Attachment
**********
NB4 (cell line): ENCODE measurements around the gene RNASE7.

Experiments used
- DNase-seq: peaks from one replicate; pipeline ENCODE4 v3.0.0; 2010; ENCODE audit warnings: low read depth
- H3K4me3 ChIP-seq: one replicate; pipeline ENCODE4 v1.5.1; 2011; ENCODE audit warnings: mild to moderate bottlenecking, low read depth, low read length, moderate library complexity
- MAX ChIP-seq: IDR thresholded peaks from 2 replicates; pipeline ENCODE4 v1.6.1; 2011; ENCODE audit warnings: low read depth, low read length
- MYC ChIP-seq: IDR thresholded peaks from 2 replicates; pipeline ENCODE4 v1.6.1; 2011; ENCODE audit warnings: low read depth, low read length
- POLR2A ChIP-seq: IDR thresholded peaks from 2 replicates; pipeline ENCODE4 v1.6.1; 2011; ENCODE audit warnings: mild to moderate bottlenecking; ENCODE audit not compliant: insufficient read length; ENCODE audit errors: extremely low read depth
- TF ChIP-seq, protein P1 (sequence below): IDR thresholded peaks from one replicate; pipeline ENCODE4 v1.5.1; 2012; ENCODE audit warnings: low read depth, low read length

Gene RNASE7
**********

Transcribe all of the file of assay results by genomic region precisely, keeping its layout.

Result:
NB4 (cell line): ENCODE measurements around the gene RNASE7.

Experiments used
- DNase-seq: peaks from one replicate; pipeline ENCODE4 v3.0.0; 2010; ENCODE audit warnings: low read depth
- H3K4me3 ChIP-seq: one replicate; pipeline ENCODE4 v1.5.1; 2011; ENCODE audit warnings: mild to moderate bottlenecking, low read depth, low read length, moderate library complexity
- MAX ChIP-seq: IDR thresholded peaks from 2 replicates; pipeline ENCODE4 v1.6.1; 2011; ENCODE audit warnings: low read depth, low read length
- MYC ChIP-seq: IDR thresholded peaks from 2 replicates; pipeline ENCODE4 v1.6.1; 2011; ENCODE audit warnings: low read depth, low read length
- POLR2A ChIP-seq: IDR thresholded peaks from 2 replicates; pipeline ENCODE4 v1.6.1; 2011; ENCODE audit warnings: mild to moderate bottlenecking; ENCODE audit not compliant: insufficient read length; ENCODE audit errors: extremely low read depth
- TF ChIP-seq, protein P1 (sequence below): IDR thresholded peaks from one replicate; pipeline ENCODE4 v1.5.1; 2012; ENCODE audit warnings: low read depth, low read length

Gene RNASE7